Thanks again to all,


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Erin, do you know who your Unit Commissioner is? Give your council a call and find out if your Pack has one assigned to them. If they do, get his contact info, or the contact info for the District Commissioner if you have no UC.


Give them a call and explain the situation in your Pack to them. Invite them out to one of your den/pack get togethers so that they can observe. Helping out Units in trouble is part of what they do.


If you can't get this Pack moving toward a BSA program again, I would move on.


BTW - Uniforms are not required to be a member of the BSA, but they are encouraged to bring a sense of belonging, community, to the boys. There are many ways to find low cost shirts. What does the Pack do about awards? If they have no uniform where do they display rank and elective awards?


The "no corporal punishment" rule is a basic Youth Protection rule that is stressed in all BSA Youth Protection trainings. It sounds like your CM is not trained at all.


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Hitting boys with a ruler?! At a cub scout event?! Egads. No, this most definitely is NOT "typical," nor is it tolerated by the BSA policies.


A couple of questions for you:

1) How large is your den?

2) How well do you feel you know the families in your den?

3) How many other den leaders are there in your pack and how well do you know them?

4) What would happen if your den started holding your own, separate, den meetings at other times besides the annointed pack night? I don't see why you couldn't do this (say, hold a den meeting on a Saturday afternoon or something and do something FUN) and in doing so, you may be a catalyst for some changes in other dens too.

5) About the books - could you simply ask the parents in your den (forget the other dens for now) to purchase the books? You do not need the CM's permission to do this. If they truly cannot afford to buy them new, you may be able to get slightly cheaper second-hand copies online (ebay, etc.), or you might try contacting your council and asking if there is any financial assistance available. Or I suppose you could have a master copy or two of the book for the den. Send it home with a different family each week so that they at least can use the book as a reference while they work on activities. Then you could use a simple wall chart, brought to weekly meetings, to record the actual advancement for each boy instead of signing off in their individual books. Your council scout shop should have a wall chart for each cub scout rank and they are only a couple of dollars.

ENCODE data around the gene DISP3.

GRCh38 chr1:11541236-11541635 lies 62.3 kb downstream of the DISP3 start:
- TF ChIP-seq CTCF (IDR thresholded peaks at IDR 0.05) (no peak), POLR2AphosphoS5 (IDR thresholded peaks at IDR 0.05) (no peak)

While the way you describe the pack's group meeting nights and lack of an actual monthly pack meeting is not in keeping with how the cub program is designed (which I'm pretty sure you knew already from training, right?), you may want to consider your priorities in terms of how to change things. It could be that you decide to focus primarily on providing a quality program within your den, and set the pack meeting issue on the back burner for a bit. Once you have a great den program up and running, you may find it easier to get support from others outside your den for other pack-wide changes.


As a den leader, there are lots of things you can do without requiring explicit "permission" from the CM. You run your den, not the CM. However, making any sort of change is going to be far easier if you can get buy-in from the parents in your den. So be sure to take a few minutes to explain to your den's families why you are doing things differently from other dens. This needs to be framed in a positive way that keeps the focus on your den(ie, "Here's how the Wolf den program is set up and these are some of the really neat things we can do this year with our boys." as opposed to "those other dens/leaders aren't doing it right").


If you are unable to muster support from the families in your den or if the CM goes ballistic or something and the other pack leaders support him, then I think you're in a position where either you go along with "the way things are" or you leave the pack and either find another one you feel is a better fit, or start your own.


Starting your own pack is a lot of work and depending on the level of commitment you're able to give it, this might not be the best solution for you. So before going down that road I'd really recommend you visit a few of the other packs in the area to see if they truly are all the same, as your CM claims. He may be badly misinformed about that, or he could just be saying that to keep you from leaving.


Hope this helps somewhat, and thank you for your dedication to scouting.



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"I've asked many times to have a fundraiser specifically for uniforms, but the CM doesn't feel that's important. Do I have to have his permission?"